Software UI

In terms of software the 6P is able to sport the latest Android 6.0 Marshmallow, courtesy of course of being a Nexus device. There’s not terribly much to say about the OS that hasn’t been said already by Brandon’s analysis in the review of the Nexus 5X. This is due to the fact that all Nexus devices come equipped with the same software experience, but also due to the fact that Android 6.0 offers very little front-facing changes.


I’ll openly admit that I’m not too much of a fan of the stock Android experience: Over the years Google’s stock Android has always been praised as the “pure” experience and how Android should be. I find this a bit unfortunate as I find there’s a lot of usability flaws in the stock. It’s the simple things that most other OEM skins add that I find the most lacking in stock Android, examples being the lack of an auto-brightness toggle in the quick settings or even having a brightness slider directly available in the notification shade itself which reduces the motions to get to the settings.

My biggest gripe however are the navigation buttons and Google’s lack of an option to reorder them. While I understand the design decision and logic behind having a back button on the left, it makes no sense in terms of usability for the majority of people that are right-handed. The back button is by far Android’s most used navigation button, so I found the Nexus 6P’s larger size to exacerbate the issue as I need to always change grip or stretch my thumb to able to reach it properly. Still having this huge ergonomics issue after this many years is basically inexcusable – the notion that it’s more intuitive to have it on the left is a poor rationale as “unintuitive” use-methods can be learned and taught, but my thumb stopped growing a long time ago and I imagine so did everybody else’s. Virtually all OEMs recognize this issue and either come by default with reversed navigation buttons or by at least offering the option to rearrange them. Here’s hoping that Google listens and adds this as a stock option for future Android releases, similarly how they did for many other past features that were pioneered by third-party vendors.

Ambient display is a great feature that takes advantage of the 6P's AMOLED screen. Every time you pick up the device it will show you a minimalistic greyed out view of your current notifications without having to press any buttons. The detection is a bit finicky and sometimes goes off too easily as I often saw ambient display trigger itself while the device was just laying steadily on my table, and also sometimes when you do want it to go off when you pick up the device it might decide not to. However when it does work it works well, and it also enables you to directly unlock the phone from there. I do wish the display period had been configurable as sometimes where you have a lot of notifications the screen will go back off before you can read all of them.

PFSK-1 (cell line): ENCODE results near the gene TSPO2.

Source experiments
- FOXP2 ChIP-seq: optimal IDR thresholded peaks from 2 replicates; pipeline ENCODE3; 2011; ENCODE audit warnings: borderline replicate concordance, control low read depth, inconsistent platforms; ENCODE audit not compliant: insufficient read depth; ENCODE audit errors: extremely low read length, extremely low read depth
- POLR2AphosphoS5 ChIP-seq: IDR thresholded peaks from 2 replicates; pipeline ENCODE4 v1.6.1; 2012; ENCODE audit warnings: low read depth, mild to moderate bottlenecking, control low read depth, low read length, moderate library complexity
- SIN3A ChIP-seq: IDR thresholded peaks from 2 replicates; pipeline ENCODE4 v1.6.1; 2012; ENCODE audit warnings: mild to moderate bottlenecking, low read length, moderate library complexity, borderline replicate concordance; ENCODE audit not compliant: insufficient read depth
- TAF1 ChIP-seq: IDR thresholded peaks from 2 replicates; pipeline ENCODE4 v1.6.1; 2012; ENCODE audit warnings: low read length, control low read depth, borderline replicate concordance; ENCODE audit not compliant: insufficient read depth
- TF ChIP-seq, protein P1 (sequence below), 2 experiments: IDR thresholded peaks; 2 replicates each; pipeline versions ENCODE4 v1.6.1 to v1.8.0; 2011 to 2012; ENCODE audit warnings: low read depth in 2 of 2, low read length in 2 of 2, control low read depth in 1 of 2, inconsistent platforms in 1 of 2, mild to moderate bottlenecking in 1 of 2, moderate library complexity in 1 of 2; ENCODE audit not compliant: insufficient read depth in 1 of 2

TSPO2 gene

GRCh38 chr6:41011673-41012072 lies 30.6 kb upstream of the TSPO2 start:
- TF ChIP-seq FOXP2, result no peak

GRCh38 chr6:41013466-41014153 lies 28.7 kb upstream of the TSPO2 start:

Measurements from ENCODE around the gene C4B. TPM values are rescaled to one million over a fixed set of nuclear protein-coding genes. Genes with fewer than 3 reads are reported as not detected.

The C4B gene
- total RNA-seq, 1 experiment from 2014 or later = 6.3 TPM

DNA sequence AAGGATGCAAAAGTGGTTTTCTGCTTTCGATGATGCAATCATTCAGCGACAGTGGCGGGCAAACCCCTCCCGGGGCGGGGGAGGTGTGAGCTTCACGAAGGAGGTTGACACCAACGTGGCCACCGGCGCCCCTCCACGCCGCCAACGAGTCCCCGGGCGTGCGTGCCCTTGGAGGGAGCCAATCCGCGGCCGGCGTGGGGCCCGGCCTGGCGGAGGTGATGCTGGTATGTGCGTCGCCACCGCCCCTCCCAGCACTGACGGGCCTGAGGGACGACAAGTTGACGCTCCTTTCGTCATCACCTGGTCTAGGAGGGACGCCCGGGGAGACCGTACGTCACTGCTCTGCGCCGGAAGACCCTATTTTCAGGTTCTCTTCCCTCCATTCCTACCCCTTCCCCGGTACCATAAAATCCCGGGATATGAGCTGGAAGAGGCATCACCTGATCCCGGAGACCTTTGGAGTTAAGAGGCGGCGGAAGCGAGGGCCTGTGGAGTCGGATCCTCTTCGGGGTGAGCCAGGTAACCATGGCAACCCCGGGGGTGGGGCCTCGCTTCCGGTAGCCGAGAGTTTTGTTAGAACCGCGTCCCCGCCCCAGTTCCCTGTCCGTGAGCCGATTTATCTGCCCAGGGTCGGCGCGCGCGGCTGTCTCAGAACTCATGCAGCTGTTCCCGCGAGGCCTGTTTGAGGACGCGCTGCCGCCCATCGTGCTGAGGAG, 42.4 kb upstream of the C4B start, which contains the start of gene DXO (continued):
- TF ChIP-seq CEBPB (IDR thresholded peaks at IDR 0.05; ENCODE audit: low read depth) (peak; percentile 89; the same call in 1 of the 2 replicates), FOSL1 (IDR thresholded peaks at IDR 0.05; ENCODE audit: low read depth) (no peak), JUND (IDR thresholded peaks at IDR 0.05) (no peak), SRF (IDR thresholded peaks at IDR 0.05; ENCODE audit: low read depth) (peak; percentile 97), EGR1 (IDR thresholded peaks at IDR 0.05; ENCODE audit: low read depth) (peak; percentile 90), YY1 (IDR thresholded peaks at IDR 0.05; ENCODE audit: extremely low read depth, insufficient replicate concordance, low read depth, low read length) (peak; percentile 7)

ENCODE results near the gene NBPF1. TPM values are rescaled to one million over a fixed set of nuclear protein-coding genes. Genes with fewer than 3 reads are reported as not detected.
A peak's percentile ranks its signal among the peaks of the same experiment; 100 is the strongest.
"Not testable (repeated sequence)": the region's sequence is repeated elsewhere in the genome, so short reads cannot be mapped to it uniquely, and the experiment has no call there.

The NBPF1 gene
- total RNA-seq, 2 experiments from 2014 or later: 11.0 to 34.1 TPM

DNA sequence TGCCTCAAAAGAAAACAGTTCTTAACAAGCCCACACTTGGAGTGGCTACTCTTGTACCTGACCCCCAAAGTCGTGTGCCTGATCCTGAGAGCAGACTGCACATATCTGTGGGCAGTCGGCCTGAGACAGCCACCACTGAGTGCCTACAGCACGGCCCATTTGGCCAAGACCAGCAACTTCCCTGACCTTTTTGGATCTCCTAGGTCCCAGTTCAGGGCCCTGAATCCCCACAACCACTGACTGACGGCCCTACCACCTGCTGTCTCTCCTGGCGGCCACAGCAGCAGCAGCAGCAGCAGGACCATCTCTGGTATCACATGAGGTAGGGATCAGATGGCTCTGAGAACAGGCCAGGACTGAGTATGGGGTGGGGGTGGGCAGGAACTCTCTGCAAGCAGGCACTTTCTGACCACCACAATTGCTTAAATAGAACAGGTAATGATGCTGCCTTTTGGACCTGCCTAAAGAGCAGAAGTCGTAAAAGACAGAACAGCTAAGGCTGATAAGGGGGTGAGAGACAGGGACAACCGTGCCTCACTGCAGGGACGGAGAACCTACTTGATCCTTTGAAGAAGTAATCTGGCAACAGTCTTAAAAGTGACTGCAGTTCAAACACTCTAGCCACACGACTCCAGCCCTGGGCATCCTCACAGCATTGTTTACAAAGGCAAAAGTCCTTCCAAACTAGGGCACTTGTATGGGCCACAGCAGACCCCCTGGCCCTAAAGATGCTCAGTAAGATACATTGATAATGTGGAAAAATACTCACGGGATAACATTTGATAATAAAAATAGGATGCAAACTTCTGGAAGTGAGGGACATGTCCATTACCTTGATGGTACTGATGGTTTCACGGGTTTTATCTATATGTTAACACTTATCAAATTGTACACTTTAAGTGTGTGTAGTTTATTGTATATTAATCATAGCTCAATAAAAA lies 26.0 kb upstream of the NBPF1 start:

Other than some of the aforementioned annoyances, the stock Android experience is a good one. In terms of performance, there were some concerns that I’ll reiterate in the PCMark writing sub-test but otherwise the device is fluid as you’d expect it to be. I may be biased when saying this but I just don’t think stock Android is an “exciting” experience or a platform where we see lots of innovation. I’m aware that there are groups who vehemently adhere to Google’s design decisions, but for me personally it just doesn’t do it as it comes with too many daily usability regressions.

NAND Performance

In terms of NAND storage, the Nexus 6P uses a Samsung eMMC module. In fact, this is the same “BGND3R” variant as found in this year’s HTC One M9. For testing I also ran the NAND benchmarks on an unencrypted data partition to be able to analyze Android’s full disk encryption overhead that is now obligatory for all new devices shipping with 6.0 Marshmallow.

Internal NAND - Sequential Read Internal NAND - Sequential Write

As we can see the unencrypted numbers perform as expected and within range of the HTC One M9’s performance. The encrypted numbers which come as default with the device are the more concerning ones as we see a decrease in read performance of up to 84% and write performance decreases by 43%.